Thursday, February 22, 2024

Next stop Texas as Burnham and Craig sign economic pact in North Carolina | TheBusinessDesk.com

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Mayor Andy Burnham and Greater Manchester Economy Lead Cllr Bev Craig, Leader of Manchester City Council, have signed a new economic pact with North Carolina.

As reported last week on TheBusinessDesk.com the Mayor and Cllr Craig are in the US for a two-centre visit to North Carolina and then onto Austin, Texas, for the tech conference South By Southwest (SXSW). 

The agreement commits both places to streamline trade and investment and “lay a framework for increased cooperation” in areas including clean tech and energy infrastructure.

Trade between the UK and North Carolina is worth around $2.5 billion, which is roughly the same as the value of trade between Greater Manchester and the US as a whole. US businesses have created thousands of jobs in Greater Manchester, among them North Carolina-based companies including digital studio Epic Games, manufacturer SPX Corporation, and life sciences firm d-Wise. Last year, North Carolina was named ‘America’s top state for business’ in a study for CNBC.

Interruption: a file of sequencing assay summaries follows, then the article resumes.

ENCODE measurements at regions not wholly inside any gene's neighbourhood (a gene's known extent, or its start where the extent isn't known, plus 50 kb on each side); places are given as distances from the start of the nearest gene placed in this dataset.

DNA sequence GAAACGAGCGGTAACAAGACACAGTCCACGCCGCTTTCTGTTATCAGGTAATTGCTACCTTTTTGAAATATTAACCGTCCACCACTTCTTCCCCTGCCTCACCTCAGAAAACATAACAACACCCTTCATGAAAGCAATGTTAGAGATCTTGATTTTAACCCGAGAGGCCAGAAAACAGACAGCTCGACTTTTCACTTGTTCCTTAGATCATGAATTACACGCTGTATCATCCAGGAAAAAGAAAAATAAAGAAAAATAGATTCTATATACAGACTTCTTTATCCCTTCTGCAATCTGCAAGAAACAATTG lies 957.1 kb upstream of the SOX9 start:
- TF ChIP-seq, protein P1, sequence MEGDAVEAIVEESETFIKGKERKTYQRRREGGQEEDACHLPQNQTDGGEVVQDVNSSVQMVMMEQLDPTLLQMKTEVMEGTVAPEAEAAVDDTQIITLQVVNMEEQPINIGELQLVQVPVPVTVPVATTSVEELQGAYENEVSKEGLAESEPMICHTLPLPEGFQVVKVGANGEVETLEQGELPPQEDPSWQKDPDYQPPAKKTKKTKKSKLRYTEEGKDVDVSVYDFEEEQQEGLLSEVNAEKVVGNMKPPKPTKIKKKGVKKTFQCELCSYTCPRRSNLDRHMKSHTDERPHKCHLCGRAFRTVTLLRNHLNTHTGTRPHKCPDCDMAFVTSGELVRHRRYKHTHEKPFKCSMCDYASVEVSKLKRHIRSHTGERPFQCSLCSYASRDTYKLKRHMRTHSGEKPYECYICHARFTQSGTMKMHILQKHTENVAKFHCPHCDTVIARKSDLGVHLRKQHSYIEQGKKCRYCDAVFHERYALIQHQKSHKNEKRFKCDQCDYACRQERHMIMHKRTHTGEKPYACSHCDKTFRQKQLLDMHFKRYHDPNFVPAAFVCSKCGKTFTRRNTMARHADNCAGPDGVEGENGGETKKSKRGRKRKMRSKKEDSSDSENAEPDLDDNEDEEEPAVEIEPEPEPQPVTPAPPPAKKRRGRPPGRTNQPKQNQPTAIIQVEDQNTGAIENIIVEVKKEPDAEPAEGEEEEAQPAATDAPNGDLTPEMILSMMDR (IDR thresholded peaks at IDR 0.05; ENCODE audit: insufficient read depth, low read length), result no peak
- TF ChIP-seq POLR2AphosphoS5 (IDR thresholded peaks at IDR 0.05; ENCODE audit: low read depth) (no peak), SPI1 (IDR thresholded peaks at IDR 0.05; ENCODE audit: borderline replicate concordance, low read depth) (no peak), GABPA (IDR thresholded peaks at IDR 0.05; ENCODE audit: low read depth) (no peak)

In Texas, Burnham will launch the Beyond The Music conference, being proposed as a co-operative with Oli Wilson, son of Manchester cultural catalyst Tony Wilson. 

Burnham said in his regular column in the London Evening Standard: “It will be a poignant moment for us in Austin when Tony’s son Oli launches our new international music conference — Beyond The Music — with the help of Bernard, Stephen, Gillian, Tom and Phil from New Order. True to our city’s disruptive roots, Beyond The Music will be run by a co-operative organisation and will challenge the music industry to promote real change.”

He also used the Standard column to call for more devolution of powers and more money for the North in Wednesday’s Budget.

“The backdrop to our US visit is a Budget which will be heavily focused on the need for regional growth. It will be a real mid-trip boost for our mission if the Government confirms a positive outcome from the “Trailblazer” devolution talks with ourselves and the West Midlands. We have both asked for more regional control of the post-16 skills system. This would allow us to give better answers to potential investors who cite talent supply as their priority.

“We also want more influence over overseas trade promotion, so that we can show that modern Britain is more than Beefeaters and Big Ben. If we can land a new devolution deal along these lines, you would hope that the same powers would be extended to all cities in time, including London, and that perhaps brings forward the day when Manchester and London will be carrying out joint-trade missions around the world. What a double act that would be!

“For the avoidance of doubt, our message is not an aggressive “move over London”. It’s more a friendly Northern “budge up and give us a bit of space”.”

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